After a perfect closure of the 2003 season, Roger Federer kicked off the next one without a coach, parting ways with Peter Lundgren after four years. Roger wanted to show his abilities in Melbourne and notch the first notable result down under, losing to David Nalbandian in a thriller a year ago.
The Swiss passed three rivals from outside the top-100 to set the clash against the home star Lleyton Hewitt. Having a negative 2-9 score against the Aussie, Federer made sure to improve that and beat Lleyton 4-6, 6-3, 6-0, 6-4 in two hours and 18 minutes for the first quarter-final in Melbourne.
Federer faced another player against whom he had a poor record, David Nalbandian. Roger was eager to avoid another after two Major defeats against the Argentine in 2003 at the Australian Open and the US Open. He claimed a 7-5, 6-4, 5-7, 6-3 victory in two hours and 41 minutes for the second semi-final at Majors after the last year's Wimbledon.
Federer won six points more than David, firing 20 aces and defending eight out of 11 break chances, challenging David to repeat those numbers. The Argentine gave his best to stay in touch, suffering five breaks from Roger's 12 opportunities and losing focus in the pivotal moments to push the rival through.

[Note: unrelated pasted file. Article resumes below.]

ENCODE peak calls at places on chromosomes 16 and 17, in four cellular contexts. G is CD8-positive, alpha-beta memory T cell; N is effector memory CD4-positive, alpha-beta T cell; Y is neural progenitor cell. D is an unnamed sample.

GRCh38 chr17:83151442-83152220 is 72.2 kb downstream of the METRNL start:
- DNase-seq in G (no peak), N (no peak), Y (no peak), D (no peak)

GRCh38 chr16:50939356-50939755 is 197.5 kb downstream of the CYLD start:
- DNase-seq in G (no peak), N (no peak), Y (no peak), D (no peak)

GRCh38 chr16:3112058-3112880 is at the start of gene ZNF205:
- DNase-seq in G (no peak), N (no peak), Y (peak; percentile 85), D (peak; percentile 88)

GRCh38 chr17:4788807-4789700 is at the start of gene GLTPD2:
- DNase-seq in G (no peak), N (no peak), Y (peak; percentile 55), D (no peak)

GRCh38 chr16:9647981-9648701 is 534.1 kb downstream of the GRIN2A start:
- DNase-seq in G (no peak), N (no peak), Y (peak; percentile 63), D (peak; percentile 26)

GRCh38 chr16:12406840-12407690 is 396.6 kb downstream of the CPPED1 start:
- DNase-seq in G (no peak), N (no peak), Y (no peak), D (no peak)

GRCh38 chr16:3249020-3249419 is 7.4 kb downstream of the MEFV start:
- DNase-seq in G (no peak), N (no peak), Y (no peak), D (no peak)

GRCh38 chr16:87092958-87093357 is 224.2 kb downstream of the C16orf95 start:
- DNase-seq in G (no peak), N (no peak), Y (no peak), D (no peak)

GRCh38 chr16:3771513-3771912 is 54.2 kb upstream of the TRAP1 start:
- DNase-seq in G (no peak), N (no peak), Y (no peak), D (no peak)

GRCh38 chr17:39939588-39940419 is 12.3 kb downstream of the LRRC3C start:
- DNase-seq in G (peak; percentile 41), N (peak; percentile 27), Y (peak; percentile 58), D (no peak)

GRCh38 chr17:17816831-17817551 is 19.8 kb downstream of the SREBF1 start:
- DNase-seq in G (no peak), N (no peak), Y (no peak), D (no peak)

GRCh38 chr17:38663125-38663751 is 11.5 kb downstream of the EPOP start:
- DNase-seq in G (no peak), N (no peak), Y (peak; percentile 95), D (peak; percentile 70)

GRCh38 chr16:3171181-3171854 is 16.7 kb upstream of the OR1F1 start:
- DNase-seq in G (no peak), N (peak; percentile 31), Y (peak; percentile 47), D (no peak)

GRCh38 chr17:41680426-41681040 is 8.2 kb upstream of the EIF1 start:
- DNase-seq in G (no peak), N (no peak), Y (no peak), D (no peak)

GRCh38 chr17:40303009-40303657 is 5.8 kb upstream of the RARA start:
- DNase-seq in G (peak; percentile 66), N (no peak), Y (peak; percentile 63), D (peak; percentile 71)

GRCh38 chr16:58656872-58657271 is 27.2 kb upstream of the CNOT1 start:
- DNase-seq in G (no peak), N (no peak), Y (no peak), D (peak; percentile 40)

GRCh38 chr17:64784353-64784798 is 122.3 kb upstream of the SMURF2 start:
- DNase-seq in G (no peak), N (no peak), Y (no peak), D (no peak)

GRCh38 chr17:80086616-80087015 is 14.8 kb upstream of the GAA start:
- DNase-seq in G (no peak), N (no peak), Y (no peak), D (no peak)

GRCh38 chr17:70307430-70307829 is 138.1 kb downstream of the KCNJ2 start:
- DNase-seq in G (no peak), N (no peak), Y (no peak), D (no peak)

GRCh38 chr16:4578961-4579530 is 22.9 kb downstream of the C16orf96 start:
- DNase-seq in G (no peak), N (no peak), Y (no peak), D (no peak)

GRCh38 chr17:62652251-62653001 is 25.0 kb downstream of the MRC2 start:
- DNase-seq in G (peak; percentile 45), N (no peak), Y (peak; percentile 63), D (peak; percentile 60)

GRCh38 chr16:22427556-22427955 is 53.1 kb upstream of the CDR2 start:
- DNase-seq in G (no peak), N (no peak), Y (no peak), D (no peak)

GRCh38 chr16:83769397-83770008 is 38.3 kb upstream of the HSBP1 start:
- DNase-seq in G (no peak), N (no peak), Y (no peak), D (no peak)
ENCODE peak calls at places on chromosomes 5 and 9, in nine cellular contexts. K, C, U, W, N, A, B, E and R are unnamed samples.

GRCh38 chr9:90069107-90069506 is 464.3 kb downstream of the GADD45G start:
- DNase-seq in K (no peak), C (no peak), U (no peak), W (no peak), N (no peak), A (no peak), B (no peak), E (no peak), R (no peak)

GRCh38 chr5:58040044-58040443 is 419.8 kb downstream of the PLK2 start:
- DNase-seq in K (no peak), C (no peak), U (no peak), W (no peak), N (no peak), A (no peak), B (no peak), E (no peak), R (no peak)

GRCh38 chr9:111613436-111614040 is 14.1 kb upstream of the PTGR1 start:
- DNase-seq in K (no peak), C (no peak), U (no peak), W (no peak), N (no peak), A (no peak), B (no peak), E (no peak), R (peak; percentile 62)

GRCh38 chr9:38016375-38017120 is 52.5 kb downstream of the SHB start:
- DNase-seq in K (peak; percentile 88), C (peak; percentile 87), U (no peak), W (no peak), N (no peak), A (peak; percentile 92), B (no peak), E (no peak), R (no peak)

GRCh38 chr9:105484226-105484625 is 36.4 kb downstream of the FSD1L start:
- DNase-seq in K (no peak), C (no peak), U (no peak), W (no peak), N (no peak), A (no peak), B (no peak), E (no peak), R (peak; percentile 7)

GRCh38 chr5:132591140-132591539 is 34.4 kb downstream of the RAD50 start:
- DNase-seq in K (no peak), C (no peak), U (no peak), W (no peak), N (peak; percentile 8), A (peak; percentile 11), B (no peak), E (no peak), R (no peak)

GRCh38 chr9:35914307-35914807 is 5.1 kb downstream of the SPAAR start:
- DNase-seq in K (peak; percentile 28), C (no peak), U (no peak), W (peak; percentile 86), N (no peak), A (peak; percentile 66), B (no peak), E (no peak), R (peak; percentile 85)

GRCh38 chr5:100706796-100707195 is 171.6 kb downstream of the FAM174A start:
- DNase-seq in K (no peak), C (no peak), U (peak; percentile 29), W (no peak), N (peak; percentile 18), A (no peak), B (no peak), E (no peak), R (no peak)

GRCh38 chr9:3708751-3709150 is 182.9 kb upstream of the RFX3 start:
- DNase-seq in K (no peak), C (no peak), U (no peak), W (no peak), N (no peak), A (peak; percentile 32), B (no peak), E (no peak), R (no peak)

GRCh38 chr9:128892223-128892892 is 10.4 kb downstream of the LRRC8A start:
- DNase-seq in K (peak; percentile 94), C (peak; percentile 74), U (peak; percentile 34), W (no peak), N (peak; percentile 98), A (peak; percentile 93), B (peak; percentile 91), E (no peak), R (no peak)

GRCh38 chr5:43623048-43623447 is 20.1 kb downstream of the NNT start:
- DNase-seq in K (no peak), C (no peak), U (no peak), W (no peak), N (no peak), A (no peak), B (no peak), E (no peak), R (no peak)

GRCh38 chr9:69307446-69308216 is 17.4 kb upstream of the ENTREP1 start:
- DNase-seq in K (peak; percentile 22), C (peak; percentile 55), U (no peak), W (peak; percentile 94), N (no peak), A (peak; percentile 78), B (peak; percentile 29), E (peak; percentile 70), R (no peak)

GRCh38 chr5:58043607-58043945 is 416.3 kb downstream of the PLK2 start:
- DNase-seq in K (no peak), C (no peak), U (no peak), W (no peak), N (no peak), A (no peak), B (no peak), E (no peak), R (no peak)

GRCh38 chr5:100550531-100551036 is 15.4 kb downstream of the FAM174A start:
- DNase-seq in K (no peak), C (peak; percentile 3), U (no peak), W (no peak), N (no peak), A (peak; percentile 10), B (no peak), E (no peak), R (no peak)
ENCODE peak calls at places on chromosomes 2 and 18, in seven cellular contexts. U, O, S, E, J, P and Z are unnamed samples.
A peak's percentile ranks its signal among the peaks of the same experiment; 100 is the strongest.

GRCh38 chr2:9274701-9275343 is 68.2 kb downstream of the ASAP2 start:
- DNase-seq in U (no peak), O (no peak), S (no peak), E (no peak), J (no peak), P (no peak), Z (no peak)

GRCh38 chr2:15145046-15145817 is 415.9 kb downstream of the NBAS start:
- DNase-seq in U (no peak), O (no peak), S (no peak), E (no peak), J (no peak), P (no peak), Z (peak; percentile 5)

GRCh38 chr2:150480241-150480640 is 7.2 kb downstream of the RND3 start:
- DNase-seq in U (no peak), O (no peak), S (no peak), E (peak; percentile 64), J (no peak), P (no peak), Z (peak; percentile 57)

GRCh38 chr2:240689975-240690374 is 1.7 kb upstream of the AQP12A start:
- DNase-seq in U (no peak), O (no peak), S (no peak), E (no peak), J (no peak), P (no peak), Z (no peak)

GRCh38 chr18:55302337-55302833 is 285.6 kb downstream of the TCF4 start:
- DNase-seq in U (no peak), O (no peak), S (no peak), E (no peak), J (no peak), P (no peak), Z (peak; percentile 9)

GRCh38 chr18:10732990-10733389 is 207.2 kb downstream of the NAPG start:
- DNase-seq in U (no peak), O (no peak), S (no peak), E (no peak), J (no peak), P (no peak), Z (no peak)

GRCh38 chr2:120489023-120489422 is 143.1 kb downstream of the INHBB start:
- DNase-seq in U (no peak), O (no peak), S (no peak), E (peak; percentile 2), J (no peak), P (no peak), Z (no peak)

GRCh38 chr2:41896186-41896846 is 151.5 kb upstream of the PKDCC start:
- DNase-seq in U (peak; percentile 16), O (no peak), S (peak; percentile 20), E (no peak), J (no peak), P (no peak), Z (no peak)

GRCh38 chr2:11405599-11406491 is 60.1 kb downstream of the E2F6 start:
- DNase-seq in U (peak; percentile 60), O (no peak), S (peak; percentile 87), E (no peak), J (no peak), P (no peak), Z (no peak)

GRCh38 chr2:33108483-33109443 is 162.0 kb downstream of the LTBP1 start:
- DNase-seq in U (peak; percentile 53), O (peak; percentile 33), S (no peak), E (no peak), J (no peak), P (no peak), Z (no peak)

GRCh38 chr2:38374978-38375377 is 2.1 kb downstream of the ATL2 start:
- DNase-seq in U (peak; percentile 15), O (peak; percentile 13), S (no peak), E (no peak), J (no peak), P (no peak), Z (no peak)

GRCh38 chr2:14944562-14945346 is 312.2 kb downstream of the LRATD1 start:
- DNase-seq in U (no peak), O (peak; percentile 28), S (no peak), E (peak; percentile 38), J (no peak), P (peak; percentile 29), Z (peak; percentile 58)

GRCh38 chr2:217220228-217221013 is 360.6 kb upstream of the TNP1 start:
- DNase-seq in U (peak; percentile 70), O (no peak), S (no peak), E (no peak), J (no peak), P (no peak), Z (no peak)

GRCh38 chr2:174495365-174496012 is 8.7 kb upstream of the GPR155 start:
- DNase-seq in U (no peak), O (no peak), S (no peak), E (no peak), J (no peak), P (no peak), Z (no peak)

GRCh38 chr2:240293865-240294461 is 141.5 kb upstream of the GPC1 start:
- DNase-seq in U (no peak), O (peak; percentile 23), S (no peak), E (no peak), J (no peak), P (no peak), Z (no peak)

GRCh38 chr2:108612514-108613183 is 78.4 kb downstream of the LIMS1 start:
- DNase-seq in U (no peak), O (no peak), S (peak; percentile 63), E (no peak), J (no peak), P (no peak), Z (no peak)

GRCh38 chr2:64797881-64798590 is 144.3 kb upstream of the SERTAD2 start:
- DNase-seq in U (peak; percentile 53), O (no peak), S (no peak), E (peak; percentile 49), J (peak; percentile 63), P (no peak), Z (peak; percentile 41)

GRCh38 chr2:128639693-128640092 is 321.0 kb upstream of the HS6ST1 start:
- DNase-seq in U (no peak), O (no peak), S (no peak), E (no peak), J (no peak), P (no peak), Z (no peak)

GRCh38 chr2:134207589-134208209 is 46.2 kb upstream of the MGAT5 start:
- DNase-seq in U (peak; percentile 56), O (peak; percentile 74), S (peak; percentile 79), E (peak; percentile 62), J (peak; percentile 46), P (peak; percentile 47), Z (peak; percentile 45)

Federer erased a break chance at 5-5 in the first set with a booming serve, gathered a boost and broke Nalbandian a few minutes later for 7-5.
Roger Federer parted ways with Peter Lundgren ahead of the 2004 Australian Open.
David led 2-0 and 4-3 in set number two before dropping three straight games and allowing Federer to steal it and open a massive lead.
Losing ground in the opening two sets' closing stages, Nalbandian fixed that in the third, taking Roger's serve at 5-5 and seizing it with a smash winner for 7-5, hoping for more of the same in the rest of the encounter. Instead, Roger raced into a 3-0 advantage in set number four and sealed the deal with a service winner in game nine for the first semi-final in Melbourne, setting the clash against Juan Carlos Ferrero.
"It should be a similar experience against Juan Carlos Ferrero, with a lot of running and smart shots to take the point. I have been hitting with juniors in the last few days; I do not have a coach, and I like to play juniors.
It should be tough against Juan Carlos Ferrero; I have to play against three top-tier rivals, just like at the Masters Cup," Roger Federer said.